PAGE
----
No one wants to go to work feeling like they’re just another inconsequential brick in the wall. Feeling and being in control of your work is integral to job satisfaction and workplace happiness. The more control we feel over our job performance, the more motivated we are to get results.
Research published in the Harvard Business Review has also found that having a sense of ownership at work encourages people to be more helpful. Clearly, instilling a sense of ownership in employees is vital to engagement, collaboration, performance, and organisational commitment.
In other words, if you want employees to feel like they own their work, you need to secure their buy-in not just to their individual and team KPIs, but to organisational success too. Here are eight ways to do just that.
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Before anyone can take control of the steering wheel, they need to know which direction to drive in. Make sure that everyone understands and is clear about where the organisation is heading, why it’s heading that way, and how their work contributes to that.
At the same time, helping them understand how their work contributes to the greater society in general grants a substantial amount of intrinsic motivation to them.
Your employees should always be your top priority, ahead of even your customers and shareholders. This, according to Sir Richard Branson, is the winning strategy. If you want your people to treat your customers well, you need first to treat them well enough so that they can’t wait to spread their satisfaction to the customers.
The happier and prouder they are to work at the company, the likelier they are to have greater psychological ownership over what they do. That, in turn, can convert into a willingness not just to meet their targets, but to go beyond the call of duty. In the end, everyone wins.
Giving them greater control of what they do doesn’t nullify your position as a manager and a leader. In fact, it means you need to play a more active role in providing guidance and feedback to them without being overbearing. Pay attention to them as they go along that process, provide support, and give them what they need to get where they need to be.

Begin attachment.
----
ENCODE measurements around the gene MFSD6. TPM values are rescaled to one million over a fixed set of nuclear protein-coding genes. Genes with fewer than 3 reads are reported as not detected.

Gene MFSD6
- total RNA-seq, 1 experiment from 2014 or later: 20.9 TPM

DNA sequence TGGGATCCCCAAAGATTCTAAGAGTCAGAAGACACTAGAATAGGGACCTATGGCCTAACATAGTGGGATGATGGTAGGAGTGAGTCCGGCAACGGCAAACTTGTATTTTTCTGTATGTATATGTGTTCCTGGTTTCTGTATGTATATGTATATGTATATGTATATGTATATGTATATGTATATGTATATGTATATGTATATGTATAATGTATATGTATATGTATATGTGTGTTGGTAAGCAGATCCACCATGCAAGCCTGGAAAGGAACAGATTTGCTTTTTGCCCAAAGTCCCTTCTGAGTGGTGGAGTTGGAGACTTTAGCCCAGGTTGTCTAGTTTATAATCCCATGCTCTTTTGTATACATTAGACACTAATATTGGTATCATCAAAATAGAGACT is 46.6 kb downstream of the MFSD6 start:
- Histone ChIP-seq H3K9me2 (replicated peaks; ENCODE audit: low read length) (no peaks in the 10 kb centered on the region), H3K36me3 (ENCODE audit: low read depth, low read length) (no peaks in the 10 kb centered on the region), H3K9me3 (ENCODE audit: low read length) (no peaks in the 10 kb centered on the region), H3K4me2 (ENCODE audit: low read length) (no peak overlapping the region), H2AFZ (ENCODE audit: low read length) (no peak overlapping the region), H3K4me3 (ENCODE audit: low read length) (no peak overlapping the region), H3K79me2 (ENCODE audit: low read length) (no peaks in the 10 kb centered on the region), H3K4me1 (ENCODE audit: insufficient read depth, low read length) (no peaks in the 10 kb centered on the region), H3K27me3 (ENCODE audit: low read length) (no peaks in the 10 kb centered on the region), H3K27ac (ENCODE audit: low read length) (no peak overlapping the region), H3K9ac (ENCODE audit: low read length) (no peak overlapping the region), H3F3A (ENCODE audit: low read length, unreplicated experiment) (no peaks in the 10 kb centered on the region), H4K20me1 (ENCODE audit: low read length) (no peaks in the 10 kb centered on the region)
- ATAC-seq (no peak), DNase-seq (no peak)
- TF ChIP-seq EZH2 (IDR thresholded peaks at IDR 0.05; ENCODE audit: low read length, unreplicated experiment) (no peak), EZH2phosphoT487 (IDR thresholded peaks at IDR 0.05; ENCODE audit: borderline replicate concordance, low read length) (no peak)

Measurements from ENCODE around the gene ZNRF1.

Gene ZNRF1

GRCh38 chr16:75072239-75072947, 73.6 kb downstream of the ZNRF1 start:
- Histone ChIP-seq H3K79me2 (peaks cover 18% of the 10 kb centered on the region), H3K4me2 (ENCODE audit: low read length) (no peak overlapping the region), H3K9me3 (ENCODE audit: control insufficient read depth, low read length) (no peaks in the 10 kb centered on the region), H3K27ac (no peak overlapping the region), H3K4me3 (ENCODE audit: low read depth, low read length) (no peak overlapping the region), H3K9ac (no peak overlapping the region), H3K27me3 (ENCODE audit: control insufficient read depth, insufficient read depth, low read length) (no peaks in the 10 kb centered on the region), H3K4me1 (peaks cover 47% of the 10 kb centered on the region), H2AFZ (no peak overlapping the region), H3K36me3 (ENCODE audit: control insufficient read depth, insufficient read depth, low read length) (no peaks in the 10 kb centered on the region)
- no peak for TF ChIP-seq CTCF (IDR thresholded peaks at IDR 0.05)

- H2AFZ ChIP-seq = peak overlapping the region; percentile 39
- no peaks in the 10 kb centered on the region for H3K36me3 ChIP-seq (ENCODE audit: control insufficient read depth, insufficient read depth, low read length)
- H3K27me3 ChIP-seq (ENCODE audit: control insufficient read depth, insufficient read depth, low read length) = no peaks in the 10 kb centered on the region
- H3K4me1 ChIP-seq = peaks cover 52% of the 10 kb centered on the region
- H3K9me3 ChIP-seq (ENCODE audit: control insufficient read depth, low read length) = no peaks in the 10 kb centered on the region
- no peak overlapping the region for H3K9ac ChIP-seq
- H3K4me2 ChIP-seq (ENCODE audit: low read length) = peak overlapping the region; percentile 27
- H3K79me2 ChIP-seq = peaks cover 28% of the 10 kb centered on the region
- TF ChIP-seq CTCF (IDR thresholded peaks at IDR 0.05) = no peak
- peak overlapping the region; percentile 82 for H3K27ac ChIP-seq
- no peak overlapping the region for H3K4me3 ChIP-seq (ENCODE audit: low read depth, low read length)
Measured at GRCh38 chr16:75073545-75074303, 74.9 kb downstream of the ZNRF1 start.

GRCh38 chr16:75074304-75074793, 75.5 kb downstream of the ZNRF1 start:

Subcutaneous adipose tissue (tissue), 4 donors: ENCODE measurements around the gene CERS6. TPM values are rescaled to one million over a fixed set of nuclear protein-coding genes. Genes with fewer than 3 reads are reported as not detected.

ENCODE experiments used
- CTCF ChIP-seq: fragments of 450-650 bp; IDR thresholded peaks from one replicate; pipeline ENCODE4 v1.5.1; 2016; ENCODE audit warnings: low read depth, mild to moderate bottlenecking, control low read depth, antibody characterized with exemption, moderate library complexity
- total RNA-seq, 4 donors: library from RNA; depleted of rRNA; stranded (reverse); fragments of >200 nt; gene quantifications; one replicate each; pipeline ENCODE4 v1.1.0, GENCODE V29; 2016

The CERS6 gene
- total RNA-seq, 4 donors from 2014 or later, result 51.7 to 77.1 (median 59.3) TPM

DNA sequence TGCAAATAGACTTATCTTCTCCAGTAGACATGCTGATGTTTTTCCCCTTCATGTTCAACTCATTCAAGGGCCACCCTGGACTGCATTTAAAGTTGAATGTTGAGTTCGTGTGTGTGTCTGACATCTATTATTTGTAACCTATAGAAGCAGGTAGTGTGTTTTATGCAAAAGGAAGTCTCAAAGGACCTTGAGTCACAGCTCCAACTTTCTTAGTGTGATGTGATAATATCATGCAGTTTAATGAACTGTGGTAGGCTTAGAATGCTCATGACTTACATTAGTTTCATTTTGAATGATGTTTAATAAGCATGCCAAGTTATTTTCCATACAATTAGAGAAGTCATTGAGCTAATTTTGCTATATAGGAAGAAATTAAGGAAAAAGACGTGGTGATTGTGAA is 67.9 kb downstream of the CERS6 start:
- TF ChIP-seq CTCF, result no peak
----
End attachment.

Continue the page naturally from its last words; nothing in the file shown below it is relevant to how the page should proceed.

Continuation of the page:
Frequent check-ins provide a good platform to voice out any obstacles they’re encountering in their work, including any specific tools, or training that they need to perform better.
People need to know that their opinions and work are valued. According to a 2018 Salesforce report indicated that employees who feel that their feedback is valued and heard in the company are 4.6 times as likely to feel motivated to perform.
Your employees are the people who make the magic happen; leaving them out of decisions that have visible effects on their work is disingenuous and neglectful.
In this regard, Toyota is perhaps the best example of what can happen when you let people have a greater say in decision-making. It implements about nine ideas per employee every year.
If there’s something you want and need to achieve, setting a SMART goal for it is a no-brainer and a necessity. Doing this gives you a concrete commitment to your aims and helps you better gauge your progress along the way.
Similarly, allowing employees to set their own goals is an excellent way of facilitating self-motivation.
Empowering your employees with authority to solve problems as they see fit doesn’t only go a long way to give them psychological ownership. It also has the benefit of letting your employees know that they’re trusted, which is crucial for better performance. Additionally, it breeds resourcefulness, quick thinking, and better analytical skills.
The Ritz Carlton, for instance, gives each employee up to $2000 to spend on a guest, without approval from their managers.
Job crafting refers to the act of “redesigning and reimagining their job designs in personally meaningful ways.” When you choose to play to your strengths at work, for example, you’re job crafting. Likewise, writing regular thank-you notes to your employees is job crafting too. Even though it’s not part of your job description, you see it as a way to make your job more meaningful.
Helping your employees job craft is a win-win situation. According to Yale psychologist Amy Wrezniewski, people who job-craft often report greater psychological ownership, higher resilience, job satisfaction, and engagement.